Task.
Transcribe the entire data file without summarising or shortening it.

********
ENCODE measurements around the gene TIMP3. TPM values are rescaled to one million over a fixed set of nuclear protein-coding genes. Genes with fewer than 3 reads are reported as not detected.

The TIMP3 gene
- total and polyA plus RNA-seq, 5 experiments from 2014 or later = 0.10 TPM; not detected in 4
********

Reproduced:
ENCODE measurements around the gene TIMP3. TPM values are rescaled to one million over a fixed set of nuclear protein-coding genes. Genes with fewer than 3 reads are reported as not detected.

The TIMP3 gene
- total and polyA plus RNA-seq, 5 experiments from 2014 or later = 0.10 TPM; not detected in 4